[quote author=William Annis link=board=6;threadid=125;start=0#646 date=1054421522]<br />Thus Callimachus,<br /><br />[face=SPIonic]me/ga bibli/on me/ga kako/n[/face]<br /><br />"A big book is a big pain."<br />[/quote]<br /><br />Ahhh, that's what he meant. I thought he meant that a book that was too big was just boring. I would apply the quote to the LSJ, otherwise known as the muleslayer. <br /><br />I like the translation: "a big book, a big evil". :) makes much more sense when you think of the roll. Can you imagine if you dropped your book on a hill! That would be a mess. :o<br /><br />-S. ;D
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Re:Original Manuscripts?

Postby Milito » Mon Jun 02, 2003 3:52 pm

Much thanks for the good information (another couple of books to go looking for! Wheeeeee!) and the good laughs! (And here I was figuring that the big book was the one chosen to throw at someone who's been misbehaving......)<br /><br />(Chapters/Indigo lists a book by William A Johnson, University of Toronto Press, called Bookrolls and Scribes in Oxyrhynchus, and says that it's to be published in December 2003. Is this the one you were meaning? What is an Oxyrhynchus? It sounds like something that should be on the World Wildlife Federation endangered species list!)<br /><br />Kilmeny
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Re:Original Manuscripts?

Postby annis » Mon Jun 02, 2003 4:25 pm

[quote author=Milito link=board=6;threadid=125;start=0#673 date=1054569178]<br /> What is an Oxyrhynchus? It sounds like something that should be on the World Wildlife Federation endangered species list!)<br />[/quote]<br /><br />Close. It means "sharp-nosed." It's a kind of fish. :)<br /><br />It was also the name of a city. Not a very remarkable city except that some archaeologists found the city trash heap, which has provided us manuscript scraps a plenty.<br /><br />http://www.csad.ox.ac.uk/POxy/<br /><br />
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Re:Original Manuscripts?

Postby Elucubrator » Tue Jun 03, 2003 3:49 am

[quote author=Milito link=board=6;threadid=125;start=0#673 date=1054569178]<br />(Chapters/Indigo lists a book by William A Johnson, University of Toronto Press, called Bookrolls and Scribes in Oxyrhynchus, and says that it's to be published in December 2003. Is this the one you were meaning?)<br /><br />Kilmeny<br />[/quote]<br /><br />That's the one! ;)
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Re:Original Manuscripts?

Postby Milito » Tue Jun 03, 2003 2:07 pm

[quote author=William Annis link=board=6;threadid=125;start=0#676 date=1054571106]<br /><br />It was also the name of a city. Not a very remarkable city except that some archaeologists found the city trash heap, which has provided us manuscript scraps a plenty.<br /><br />http://www.csad.ox.ac.uk/POxy/<br /><br /><br />[/quote]<br /><br />That's an absolutely fascinating site! I think I could happily bury myself in the stuff that trash heap turned up for a century or two.... ;) So now I just have to twitch a lot until the book that Seba mentioned gets published......<br /><br />Kilmeny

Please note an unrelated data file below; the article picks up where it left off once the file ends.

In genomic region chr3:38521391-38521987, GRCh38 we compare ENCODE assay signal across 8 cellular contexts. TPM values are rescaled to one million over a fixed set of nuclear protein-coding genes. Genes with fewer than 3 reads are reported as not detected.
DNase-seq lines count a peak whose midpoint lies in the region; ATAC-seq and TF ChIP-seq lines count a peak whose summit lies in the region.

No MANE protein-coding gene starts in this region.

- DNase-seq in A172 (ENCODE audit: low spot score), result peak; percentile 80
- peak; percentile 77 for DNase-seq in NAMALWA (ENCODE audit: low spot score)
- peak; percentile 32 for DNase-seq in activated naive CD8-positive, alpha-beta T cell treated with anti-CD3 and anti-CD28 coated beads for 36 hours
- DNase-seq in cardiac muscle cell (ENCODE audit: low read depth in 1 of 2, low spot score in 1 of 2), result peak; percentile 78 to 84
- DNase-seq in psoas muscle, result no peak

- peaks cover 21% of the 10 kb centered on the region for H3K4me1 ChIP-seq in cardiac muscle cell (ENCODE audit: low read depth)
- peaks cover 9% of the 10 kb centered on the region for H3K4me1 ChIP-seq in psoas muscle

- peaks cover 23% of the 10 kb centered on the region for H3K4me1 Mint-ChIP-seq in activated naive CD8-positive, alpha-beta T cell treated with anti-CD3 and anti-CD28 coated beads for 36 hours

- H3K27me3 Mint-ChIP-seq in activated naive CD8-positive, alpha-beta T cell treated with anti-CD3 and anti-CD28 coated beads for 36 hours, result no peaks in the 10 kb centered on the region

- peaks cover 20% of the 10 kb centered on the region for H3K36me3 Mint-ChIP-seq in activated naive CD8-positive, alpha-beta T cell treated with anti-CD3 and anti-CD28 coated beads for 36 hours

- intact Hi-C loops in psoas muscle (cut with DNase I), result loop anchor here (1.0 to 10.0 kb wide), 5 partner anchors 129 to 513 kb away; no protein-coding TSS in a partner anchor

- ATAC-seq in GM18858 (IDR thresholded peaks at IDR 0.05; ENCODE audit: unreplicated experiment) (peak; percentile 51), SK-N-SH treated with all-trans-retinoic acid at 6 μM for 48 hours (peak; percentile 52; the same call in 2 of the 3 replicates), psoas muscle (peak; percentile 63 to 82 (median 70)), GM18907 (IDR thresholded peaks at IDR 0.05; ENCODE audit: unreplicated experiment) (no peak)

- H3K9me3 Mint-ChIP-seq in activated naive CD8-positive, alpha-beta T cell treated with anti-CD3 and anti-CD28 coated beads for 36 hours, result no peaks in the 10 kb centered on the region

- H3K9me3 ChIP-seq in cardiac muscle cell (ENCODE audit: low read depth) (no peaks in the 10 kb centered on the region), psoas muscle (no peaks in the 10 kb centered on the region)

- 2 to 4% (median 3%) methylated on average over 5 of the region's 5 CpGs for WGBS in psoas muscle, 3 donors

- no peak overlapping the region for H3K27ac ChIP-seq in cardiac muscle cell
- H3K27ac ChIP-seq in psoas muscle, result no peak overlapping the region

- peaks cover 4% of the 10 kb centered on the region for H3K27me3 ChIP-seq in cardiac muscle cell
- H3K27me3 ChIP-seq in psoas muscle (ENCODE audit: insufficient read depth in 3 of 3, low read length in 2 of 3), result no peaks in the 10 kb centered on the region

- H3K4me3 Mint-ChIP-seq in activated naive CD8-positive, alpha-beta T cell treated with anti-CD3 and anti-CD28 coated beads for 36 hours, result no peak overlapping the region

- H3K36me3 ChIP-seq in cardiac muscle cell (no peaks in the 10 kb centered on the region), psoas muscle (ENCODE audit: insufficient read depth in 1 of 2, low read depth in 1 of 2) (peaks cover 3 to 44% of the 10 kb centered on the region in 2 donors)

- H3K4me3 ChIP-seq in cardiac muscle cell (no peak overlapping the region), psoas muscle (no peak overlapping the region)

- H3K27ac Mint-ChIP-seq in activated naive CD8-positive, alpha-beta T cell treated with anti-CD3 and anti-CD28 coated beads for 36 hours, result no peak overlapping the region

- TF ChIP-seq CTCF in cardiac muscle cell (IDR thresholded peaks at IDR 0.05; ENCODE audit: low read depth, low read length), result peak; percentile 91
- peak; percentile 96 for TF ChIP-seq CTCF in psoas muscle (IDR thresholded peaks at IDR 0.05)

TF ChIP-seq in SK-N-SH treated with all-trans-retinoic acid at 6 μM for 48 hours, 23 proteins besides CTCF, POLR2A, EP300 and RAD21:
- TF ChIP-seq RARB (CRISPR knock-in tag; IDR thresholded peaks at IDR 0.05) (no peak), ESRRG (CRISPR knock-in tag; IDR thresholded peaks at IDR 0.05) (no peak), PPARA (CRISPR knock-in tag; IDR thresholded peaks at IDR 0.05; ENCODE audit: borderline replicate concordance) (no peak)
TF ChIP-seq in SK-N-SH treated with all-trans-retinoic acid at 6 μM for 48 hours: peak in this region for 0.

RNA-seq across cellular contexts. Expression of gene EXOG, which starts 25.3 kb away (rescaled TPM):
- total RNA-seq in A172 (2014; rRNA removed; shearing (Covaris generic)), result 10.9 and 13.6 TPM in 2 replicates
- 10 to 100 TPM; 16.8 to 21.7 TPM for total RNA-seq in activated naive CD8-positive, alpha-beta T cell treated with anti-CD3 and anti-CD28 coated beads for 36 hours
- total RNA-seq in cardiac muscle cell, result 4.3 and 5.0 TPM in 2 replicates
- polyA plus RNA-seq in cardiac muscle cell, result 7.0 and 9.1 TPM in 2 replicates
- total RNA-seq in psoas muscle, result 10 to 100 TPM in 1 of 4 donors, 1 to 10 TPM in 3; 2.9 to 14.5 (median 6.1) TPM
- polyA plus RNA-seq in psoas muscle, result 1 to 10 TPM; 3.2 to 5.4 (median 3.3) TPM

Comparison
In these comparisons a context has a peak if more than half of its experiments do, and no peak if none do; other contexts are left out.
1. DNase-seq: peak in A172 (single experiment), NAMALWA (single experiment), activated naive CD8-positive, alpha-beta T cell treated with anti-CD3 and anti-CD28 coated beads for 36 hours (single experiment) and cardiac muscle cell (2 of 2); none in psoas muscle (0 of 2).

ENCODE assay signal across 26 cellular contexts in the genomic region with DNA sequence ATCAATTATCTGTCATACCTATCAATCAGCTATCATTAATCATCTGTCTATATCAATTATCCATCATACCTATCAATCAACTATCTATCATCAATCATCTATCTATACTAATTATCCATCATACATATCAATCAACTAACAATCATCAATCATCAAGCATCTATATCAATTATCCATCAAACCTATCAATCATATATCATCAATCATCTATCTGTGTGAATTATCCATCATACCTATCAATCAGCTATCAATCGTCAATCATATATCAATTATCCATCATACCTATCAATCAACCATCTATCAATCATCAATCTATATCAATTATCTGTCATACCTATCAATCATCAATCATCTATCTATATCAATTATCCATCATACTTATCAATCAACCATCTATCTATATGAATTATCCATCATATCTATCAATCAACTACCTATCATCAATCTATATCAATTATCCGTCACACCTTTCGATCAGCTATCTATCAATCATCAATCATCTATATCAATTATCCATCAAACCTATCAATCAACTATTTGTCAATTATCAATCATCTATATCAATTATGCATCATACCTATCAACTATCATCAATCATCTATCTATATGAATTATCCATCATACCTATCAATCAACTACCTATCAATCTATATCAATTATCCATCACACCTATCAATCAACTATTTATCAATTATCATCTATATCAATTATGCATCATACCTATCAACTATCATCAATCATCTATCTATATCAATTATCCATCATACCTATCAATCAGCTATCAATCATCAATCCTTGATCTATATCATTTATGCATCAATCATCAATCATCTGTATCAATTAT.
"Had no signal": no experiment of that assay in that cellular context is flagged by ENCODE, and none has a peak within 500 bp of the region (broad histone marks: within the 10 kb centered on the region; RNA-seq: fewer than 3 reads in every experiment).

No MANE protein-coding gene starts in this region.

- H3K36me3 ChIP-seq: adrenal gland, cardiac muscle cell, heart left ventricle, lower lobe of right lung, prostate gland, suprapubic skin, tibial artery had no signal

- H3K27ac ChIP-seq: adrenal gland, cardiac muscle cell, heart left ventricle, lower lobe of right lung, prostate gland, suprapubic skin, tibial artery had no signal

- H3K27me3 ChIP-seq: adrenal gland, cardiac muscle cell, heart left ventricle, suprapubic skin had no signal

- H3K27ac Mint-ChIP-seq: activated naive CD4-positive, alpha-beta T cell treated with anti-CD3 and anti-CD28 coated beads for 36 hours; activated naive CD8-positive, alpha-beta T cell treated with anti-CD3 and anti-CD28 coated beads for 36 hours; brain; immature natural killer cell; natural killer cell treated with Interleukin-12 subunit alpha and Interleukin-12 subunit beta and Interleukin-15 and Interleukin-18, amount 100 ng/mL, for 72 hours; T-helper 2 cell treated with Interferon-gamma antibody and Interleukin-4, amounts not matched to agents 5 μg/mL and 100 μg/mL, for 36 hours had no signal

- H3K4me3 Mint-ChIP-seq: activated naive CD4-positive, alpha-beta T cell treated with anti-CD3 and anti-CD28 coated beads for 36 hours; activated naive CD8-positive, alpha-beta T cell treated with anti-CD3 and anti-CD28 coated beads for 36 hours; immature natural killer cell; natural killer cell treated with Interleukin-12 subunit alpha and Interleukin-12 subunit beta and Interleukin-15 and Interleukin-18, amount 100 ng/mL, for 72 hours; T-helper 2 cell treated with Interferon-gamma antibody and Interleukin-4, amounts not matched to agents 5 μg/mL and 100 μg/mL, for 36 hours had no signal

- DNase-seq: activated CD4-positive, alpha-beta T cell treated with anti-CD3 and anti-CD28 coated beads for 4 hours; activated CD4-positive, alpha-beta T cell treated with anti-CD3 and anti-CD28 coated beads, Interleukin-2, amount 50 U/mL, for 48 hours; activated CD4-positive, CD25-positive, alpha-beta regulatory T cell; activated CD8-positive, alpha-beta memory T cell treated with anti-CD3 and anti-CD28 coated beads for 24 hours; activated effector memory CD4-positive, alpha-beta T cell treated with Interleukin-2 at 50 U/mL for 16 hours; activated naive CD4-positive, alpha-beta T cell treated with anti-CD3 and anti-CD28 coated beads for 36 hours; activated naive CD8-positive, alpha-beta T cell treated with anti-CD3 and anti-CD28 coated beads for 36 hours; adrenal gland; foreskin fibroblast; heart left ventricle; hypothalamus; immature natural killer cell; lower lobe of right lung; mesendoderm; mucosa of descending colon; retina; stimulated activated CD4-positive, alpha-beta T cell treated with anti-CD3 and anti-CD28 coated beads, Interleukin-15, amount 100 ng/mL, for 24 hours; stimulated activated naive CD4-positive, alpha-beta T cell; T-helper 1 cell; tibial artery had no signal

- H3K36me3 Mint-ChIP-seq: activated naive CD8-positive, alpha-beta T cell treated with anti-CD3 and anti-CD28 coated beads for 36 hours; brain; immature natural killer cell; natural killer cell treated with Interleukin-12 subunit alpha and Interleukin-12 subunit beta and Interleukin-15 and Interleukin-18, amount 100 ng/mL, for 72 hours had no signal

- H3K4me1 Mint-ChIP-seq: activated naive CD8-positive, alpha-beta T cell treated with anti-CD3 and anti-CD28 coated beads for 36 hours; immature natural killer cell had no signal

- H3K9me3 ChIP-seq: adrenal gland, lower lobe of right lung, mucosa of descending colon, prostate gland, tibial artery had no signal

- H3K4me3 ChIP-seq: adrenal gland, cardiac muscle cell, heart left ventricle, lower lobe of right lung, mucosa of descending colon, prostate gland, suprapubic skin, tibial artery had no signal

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Re:Original Manuscripts?

Postby Dean » Sat Jun 14, 2003 5:11 am

As I was reading some of the posts about original manuscripts, I have a book that I could recommend that has quite a bit of information about manuscripts and the manuscript tradition. In explaination, I add it tells how they trace the manuscripts back to one or two sources and even how they arrive at figuring out how many pages there were. Anyway the book covers Lucretius and "De Rerum Natura" and I had never seen a book quite like it since. It is almost a masterwork on Lucretius.<br />The title of the book is: T. Lcuretius Cari DE RERUM NATURA: edited by William Ellery Leonard and Stanley Barney Smith. It was published by the University of Wisconsin Press and is almost 900 pages long!<br /><br />Aeneadum genetrix, hominum divomque voluptas,<br />alma Venus, caeli subter labentia signa...<br /><br />And with that I will pass over Lucretius in silence :)
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Re:Original Manuscripts?

Postby Skylax » Wed Jun 18, 2003 1:12 pm

[quote author=William Annis link=board=6;threadid=125;start=0#646 date=1054421522]<br /><br />Thus Callimachus,<br /><br />[face=SPIonic]me/ga bibli/on me/ga kako/n[/face]<br /><br />"A big book is a big pain."<br />[/quote]<br /><br />It is said that this sentence was originally a reaction against Apollonius of Rhodus.<br /><br />Apollonius had written an extremely long poem, intitled Argonautica, in 4 huge "books" (rolls). In contrast, Callimachus wrote only relatively short poems. <br /><br />A matter of taste, because it was technically possible to edit very large works. Callimachus, for example, wrote a Catalogue of the Library of Alexandria in 120 (sadly lost) books.<br /><br />Regards,<br />Fernand<br />
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Oxyrhynchus

Postby annis » Thu Jun 19, 2003 9:42 pm

For those with the big bucks, Sotheby's, via EBay, is brokering the sale of several Oxy papyri (search on "papyri" - not "papyrus" which gets you cheapo pseudo-Egyptian goo).<br /><br />This has caused palaeographers all over small fits - some big fits - since there's no way to be sure the papyri aren't going to end up in a private collection.<br /><br />Starting tomorrow.<br />